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Will Time’s Up reach Woody Allen?

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Timothee Chalamet, left, pledged to donate his earnings from the forthcoming Woody Allen, right, film “A Rainy Day in New York.” (Courtesy Photo)

It’s been 26 years since allegations of sexual assault were made against director Woody Allen.

Since 1992, despite some asking when Allen’s time as a celebrated auteur would be up, actors like Kate Winslet, Hugh Jackman, Jude Law and Cate Blanchett have vied for roles in his films with little comments about the director’s reputation.

But, Timothee Chalamet, a star in Allen’s forthcoming “A Rainy Day in New York,” has eschewed the Hollywood convention of ignoring “open secrets” for the sake of career advancement. Kind of.

After getting flack from the public for dodging questions about his decision to work with the “Annie Hall” director, Chalamet took to Instagram to make a promise. He’s donating his salary from the film to three organizations: Time’s Up, the LGBT Community Center in New York, and RAINN (Rape, Abuse & Incest National Network).

“This year has changed the way I see and feel about so many things” the “Call Me By Your Name” star  wrote on Instagram, crediting the #MeToo movement for his decision. “I am learning that a good role isn’t the only criteria for accepting a job.”

He clarified that due to contractual obligations, he was unable to answer interview questions about his decision to take a role in one of Allen’s films. “I want to be worthy of standing shoulder to shoulder with the brave artists who are fighting for all people to be treated with the respect and dignity they deserve,” he wrote. 

With his pledge, the 22-year-old joins co-star Rebecca Hall who expressed regret over working with Allen twice and promised on Instagram to donate her earnings from the film to Time’s Up.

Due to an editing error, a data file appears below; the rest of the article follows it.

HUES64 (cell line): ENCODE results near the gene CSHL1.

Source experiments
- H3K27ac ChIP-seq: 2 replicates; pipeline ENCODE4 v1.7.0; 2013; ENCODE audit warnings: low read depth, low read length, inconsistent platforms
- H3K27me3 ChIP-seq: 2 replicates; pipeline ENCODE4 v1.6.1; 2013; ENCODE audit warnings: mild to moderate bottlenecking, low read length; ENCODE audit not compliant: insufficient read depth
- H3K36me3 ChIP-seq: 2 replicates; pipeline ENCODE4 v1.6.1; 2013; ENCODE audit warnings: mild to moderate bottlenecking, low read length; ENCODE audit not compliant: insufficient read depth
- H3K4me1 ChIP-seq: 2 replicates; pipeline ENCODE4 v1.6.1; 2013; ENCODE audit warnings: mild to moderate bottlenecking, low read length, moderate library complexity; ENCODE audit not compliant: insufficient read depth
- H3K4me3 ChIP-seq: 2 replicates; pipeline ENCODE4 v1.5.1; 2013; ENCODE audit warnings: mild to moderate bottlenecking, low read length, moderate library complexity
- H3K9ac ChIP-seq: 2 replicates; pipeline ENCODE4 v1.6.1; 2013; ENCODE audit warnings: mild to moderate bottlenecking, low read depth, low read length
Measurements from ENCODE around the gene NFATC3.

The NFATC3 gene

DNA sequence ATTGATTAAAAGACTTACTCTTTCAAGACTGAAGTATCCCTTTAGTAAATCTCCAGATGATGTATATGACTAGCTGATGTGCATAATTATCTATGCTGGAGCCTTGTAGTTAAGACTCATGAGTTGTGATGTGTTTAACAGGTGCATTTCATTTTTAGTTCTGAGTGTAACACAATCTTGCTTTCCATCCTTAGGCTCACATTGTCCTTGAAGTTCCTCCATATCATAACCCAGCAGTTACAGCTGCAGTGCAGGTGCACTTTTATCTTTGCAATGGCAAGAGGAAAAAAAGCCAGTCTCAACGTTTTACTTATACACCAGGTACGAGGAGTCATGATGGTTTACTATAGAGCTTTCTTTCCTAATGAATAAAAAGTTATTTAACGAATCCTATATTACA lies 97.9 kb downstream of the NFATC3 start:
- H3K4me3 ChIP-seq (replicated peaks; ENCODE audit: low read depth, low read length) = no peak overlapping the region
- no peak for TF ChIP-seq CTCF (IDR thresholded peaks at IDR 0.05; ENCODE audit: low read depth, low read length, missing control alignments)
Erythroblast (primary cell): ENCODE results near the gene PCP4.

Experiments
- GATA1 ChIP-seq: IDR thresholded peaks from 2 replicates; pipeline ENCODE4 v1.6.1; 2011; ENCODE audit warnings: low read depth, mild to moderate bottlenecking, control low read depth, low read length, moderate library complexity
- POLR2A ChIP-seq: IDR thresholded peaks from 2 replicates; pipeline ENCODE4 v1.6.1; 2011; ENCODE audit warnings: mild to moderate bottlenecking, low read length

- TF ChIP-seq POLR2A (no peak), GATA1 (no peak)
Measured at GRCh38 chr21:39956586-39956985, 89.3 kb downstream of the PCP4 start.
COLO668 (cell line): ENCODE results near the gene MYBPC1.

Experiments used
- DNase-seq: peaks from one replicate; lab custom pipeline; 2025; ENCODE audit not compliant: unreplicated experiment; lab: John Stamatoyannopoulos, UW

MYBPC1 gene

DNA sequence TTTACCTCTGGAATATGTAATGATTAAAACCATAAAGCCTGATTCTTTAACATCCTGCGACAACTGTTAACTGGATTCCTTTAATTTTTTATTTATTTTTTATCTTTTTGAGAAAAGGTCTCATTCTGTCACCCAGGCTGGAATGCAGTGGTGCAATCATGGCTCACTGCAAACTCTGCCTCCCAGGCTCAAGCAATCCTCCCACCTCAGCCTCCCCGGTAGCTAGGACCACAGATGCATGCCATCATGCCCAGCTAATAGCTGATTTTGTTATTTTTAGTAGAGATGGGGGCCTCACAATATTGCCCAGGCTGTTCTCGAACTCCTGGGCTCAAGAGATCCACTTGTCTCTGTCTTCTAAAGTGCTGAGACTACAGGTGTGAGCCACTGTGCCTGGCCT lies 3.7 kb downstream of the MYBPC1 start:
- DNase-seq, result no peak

Allen has been accused of sexually assaulting a 7-year-old Dylan Farrow, the daughter he adopted with actress Mia Farrow. Allen was investigated for the 1992 incident, but a Connecticut state’s attorney chose not to charge him. He has repeatedly denied the allegations.

Farrow has remained steadfast in her accusations, recently penning an op-ed for the L.A. Times where she criticized the hypocrisy of actresses like Winslet, Blake Lively and Greta Gerwig who’ve been vocal in their support for the #MeToo movement, but continue to work with Allen.

“It isn’t just power that allows men accused of sexual abuse to keep their careers and their secrets.” Farrow wrote. “It is also our collective choice to see simple situations as complicated and obvious conclusions as a matter of “who can say”?”

Chalamet and Hall are among a number of other actors who’ve distanced themselves from Allen in post-Weinstein Hollywood.

In November, Ellen Page called her movie with Allen “the biggest regret of my career.”

Earlier this month, actress Mira Sorvino apologized to Farrow in an open letter for not believing her story sooner.

And after reading Farrow’s op-ed, Gerwig said she realized by working with Allen in “To Rome with Love,” she realized she “increased another woman’s pain” said she can “make different decisions moving forward.”


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